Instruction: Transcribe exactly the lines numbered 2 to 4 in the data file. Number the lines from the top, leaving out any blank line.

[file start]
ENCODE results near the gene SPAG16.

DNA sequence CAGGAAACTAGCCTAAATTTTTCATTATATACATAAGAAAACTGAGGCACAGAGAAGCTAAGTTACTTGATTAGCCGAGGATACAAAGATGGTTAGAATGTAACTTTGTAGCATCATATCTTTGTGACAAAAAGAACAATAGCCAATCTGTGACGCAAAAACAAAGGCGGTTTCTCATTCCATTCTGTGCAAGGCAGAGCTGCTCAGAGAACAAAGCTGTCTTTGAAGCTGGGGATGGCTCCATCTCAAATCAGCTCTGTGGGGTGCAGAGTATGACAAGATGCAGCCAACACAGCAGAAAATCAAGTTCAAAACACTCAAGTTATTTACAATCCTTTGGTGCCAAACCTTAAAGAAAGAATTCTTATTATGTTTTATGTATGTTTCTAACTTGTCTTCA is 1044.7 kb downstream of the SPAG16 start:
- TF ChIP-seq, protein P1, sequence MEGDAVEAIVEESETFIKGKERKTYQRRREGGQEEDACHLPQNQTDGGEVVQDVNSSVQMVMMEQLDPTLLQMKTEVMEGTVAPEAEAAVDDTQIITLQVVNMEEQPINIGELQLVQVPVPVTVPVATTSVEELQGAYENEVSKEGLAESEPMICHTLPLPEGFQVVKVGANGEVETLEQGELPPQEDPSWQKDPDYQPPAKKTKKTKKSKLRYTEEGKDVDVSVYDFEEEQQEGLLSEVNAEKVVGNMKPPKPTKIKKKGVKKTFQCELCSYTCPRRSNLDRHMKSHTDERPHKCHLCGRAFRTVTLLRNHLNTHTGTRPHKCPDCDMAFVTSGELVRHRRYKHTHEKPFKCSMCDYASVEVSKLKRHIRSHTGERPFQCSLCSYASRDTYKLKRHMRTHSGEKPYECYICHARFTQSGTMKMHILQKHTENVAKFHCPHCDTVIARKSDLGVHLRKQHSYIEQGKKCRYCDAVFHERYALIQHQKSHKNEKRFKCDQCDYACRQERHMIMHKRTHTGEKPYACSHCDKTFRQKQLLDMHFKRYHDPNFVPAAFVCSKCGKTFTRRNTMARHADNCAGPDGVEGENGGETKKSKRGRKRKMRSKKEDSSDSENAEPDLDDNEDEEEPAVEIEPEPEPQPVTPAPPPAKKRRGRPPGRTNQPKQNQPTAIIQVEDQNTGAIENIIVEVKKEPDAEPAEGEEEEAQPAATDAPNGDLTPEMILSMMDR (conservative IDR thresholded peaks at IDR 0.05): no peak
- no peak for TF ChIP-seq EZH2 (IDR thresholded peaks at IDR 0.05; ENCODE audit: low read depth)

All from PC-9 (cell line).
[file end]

DNA sequence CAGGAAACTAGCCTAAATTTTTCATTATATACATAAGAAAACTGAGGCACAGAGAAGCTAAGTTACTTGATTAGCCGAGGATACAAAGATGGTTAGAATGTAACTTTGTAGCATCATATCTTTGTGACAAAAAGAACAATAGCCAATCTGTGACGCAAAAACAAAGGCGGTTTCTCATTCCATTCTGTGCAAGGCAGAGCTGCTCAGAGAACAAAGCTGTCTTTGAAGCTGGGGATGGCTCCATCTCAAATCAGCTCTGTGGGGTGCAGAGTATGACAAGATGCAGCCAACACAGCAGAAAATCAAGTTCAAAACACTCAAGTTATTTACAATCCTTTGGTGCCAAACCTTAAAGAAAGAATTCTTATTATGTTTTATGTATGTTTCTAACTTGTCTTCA is 1044.7 kb downstream of the SPAG16 start:
- TF ChIP-seq, protein P1, sequence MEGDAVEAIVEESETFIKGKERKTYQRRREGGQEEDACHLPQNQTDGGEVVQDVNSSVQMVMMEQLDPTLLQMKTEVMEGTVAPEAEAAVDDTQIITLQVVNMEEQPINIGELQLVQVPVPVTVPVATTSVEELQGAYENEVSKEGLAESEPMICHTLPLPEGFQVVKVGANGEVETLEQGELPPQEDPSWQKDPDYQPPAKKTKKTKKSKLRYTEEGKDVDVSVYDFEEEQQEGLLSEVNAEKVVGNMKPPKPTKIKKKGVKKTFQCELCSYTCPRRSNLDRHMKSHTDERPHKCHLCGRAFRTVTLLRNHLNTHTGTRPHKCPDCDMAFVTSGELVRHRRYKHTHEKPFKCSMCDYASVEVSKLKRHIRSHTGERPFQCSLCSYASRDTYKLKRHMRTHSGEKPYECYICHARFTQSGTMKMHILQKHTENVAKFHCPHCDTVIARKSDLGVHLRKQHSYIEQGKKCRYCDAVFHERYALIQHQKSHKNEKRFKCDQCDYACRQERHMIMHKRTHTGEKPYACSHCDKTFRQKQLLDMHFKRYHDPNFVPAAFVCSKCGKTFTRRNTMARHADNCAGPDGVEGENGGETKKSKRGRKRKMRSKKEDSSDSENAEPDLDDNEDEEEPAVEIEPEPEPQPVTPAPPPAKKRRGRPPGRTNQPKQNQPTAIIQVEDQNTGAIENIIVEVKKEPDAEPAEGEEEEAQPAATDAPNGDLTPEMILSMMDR (conservative IDR thresholded peaks at IDR 0.05): no peak
- no peak for TF ChIP-seq EZH2 (IDR thresholded peaks at IDR 0.05; ENCODE audit: low read depth)